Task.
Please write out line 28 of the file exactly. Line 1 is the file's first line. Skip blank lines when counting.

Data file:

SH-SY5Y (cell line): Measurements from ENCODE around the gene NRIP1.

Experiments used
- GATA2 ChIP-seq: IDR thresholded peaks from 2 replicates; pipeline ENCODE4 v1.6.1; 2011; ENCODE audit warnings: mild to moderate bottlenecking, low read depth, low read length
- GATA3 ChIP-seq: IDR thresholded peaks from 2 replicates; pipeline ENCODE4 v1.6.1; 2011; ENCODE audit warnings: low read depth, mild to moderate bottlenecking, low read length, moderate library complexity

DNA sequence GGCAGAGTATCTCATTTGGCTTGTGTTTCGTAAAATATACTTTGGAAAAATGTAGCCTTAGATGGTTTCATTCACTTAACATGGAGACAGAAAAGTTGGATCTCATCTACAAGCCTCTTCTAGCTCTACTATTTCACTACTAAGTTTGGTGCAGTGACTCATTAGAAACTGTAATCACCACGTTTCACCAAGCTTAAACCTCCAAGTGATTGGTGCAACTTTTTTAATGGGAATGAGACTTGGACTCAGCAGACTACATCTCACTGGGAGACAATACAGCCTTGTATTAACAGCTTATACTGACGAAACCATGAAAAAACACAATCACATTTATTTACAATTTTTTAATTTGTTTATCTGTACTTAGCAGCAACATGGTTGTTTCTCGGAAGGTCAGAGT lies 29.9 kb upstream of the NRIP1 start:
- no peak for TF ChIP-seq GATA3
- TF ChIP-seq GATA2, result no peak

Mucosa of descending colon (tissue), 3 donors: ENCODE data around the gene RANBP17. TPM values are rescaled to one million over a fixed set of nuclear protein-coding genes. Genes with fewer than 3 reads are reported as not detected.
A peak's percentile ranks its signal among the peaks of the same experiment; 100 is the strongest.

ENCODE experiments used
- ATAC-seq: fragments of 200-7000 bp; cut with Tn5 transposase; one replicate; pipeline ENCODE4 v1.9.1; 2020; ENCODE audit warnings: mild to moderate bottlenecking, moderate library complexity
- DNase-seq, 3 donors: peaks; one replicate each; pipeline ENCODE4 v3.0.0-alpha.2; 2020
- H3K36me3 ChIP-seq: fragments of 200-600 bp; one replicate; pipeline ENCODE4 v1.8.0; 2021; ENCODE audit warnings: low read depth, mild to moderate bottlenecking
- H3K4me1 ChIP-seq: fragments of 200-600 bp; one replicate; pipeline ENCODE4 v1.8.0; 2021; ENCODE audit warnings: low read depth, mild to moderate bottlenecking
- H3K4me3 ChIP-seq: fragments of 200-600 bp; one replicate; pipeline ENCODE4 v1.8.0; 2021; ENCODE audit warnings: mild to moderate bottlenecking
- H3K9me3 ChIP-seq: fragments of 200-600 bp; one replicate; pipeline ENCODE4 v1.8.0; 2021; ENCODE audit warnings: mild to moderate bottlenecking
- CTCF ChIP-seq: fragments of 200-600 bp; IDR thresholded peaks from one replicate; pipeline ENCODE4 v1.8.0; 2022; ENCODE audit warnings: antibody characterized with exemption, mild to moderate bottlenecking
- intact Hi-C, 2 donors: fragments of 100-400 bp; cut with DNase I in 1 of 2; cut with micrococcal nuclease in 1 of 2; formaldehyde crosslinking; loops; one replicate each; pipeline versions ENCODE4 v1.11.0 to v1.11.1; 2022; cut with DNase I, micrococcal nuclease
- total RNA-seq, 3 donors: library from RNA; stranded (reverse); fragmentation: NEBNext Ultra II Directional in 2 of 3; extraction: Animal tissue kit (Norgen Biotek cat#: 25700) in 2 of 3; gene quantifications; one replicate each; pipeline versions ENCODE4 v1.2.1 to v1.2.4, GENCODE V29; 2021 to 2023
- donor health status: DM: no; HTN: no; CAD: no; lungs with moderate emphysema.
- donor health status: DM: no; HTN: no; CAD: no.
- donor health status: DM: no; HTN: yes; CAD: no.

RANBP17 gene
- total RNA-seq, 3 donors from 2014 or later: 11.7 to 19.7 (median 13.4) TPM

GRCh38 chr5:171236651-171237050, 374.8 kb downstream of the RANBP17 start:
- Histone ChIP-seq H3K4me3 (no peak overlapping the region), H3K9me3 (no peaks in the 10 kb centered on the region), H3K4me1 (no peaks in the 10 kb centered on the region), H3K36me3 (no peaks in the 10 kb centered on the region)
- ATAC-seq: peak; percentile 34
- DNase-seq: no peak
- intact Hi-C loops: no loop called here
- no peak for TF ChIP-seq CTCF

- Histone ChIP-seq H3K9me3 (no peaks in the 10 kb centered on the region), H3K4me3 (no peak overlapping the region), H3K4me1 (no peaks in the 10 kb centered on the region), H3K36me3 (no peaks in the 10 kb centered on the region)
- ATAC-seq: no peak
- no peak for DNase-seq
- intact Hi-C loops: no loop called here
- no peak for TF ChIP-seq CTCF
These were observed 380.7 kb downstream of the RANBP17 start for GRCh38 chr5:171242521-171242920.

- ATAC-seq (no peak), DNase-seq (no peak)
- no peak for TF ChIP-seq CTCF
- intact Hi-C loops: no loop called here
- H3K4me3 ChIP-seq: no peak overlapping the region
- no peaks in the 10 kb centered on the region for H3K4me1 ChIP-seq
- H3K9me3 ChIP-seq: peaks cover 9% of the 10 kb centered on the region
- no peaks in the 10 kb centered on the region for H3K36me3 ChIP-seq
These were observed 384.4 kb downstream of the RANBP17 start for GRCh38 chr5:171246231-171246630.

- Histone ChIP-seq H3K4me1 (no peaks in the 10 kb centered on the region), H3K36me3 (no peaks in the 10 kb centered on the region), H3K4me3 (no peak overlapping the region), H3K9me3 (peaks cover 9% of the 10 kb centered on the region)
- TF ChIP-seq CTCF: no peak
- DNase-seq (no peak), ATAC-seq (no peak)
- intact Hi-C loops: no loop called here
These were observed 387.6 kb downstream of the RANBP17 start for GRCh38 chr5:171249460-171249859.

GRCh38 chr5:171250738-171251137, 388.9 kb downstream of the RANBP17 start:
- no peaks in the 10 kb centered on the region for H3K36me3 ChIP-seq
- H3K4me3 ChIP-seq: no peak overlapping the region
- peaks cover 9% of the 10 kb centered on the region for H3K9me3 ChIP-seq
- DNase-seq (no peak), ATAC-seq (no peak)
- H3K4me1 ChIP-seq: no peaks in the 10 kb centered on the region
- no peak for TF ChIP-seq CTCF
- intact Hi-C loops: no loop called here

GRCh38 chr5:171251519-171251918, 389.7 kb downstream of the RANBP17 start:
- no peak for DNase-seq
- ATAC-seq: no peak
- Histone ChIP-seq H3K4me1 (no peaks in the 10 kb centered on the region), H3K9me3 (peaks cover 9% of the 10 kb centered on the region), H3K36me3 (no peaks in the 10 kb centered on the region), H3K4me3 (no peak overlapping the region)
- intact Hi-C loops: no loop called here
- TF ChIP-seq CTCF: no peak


- DNase-seq: no peak